While it’s non-binding, the SEC’s suggestion that corporate political spending should be more transparent deals a blow against the controversial Citizens United ruling
The staff of the US Securities and Exchange Commission (SEC) recently issued a “no-action letter” that suggests shareholders should be allowed to direct companies both to hold advisory votes on their political spending, and to increase disclosure on these issues, as part of the annual proxy process.
However, the no-action letter – which is a non-binding guide to the SEC staff’s current thinking– does not overturn the controversial 2010 Citizens United decision. This invalidated certain restrictions on corporate spending on political speech on the grounds that they violated the free speech and free association guarantees of the first amendment of the US constitution.
“Shareholders may get a lot more say over what companies are doing in the corporate political spending area,” says Elizabeth Powers, partner at the law firm Dewey & LeBoeuf.
The no-action letter was prompted by a series of actions. Initially, NorthStar Asset Management had proposed that Home Depot’s shareholders request that the company discloses its political spending, and holds a shareholder advisory vote on the spending each year. Home Depot wrote the no-action letter request to the SEC, seeking guidance on whether it could exclude NorthStar’s proposal from its 2011 proxy statement.
While the no-action letter is non-binding, it may “result in companies opting to spend or not spend in ways that a company’s shareholders approve, rather than in the form that management might approve”, Powers says.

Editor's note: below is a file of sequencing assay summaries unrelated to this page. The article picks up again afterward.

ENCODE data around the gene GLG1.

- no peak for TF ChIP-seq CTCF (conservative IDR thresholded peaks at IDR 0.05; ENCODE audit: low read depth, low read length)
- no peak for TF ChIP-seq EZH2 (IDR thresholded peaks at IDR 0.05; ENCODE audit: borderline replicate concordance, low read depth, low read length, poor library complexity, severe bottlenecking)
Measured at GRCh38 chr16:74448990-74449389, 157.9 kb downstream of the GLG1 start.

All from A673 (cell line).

Citizens United under threat?
The Home Depot no-action letter marks an incremental policy change, rather than a major shift, and is not per se a response to the Citizens United decision. Although any advisory vote would not be binding on company management, Powers points out that even a non-majority, but “substantial” shareholder vote on a company’s political spending could have an impact, since “companies might be pressured to do something” because a substantial number of shareholders feels they should do so.
Proposed legislation, likely to be introduced in the US Congress shortly,would take things further and actually require shareholders to approve any expenditure of corporate funds for political purposes. A similar system failed to be adopted in the US during the last session of Congress and is unlikely to pass anytime soon.
“The prospects for progressive legislation [in the US] at the moment are slim,” says Lisa Gilbert, deputy director of Congress Watch. But, “whether or not this bill is adopted in this session of Congress, similar pieces of legislation are moving forward in key states – including California and Wisconsin.” Maryland passed an enhanced disclosure measure in April.
At a federal level the SEC action is just one of several initiatives that could chip away at the scope of Citizens United.
The White House has disseminated a draft executive order that would mandate enhanced public disclosure of political expenditure, including funding for independent political broadcasts, by any company bidding for government contracts. Both the Federal Communications Commission and the Federal Election Commission are also considering their own mandatory disclosure policies. Democratic appointees to these commissions broadly favour such measures, while Republican commissioners oppose them.
Some legal experts argue that any attempts to overturn or limit the Citizens United ruling will be difficult. “The administration’s efforts will likely be held to violate the constitution because they are regulations specifically aimed at or singling out political speech,” says James Moody, a Washington-based public interest lawyer whose practice focuses on the protection of constitutional rights.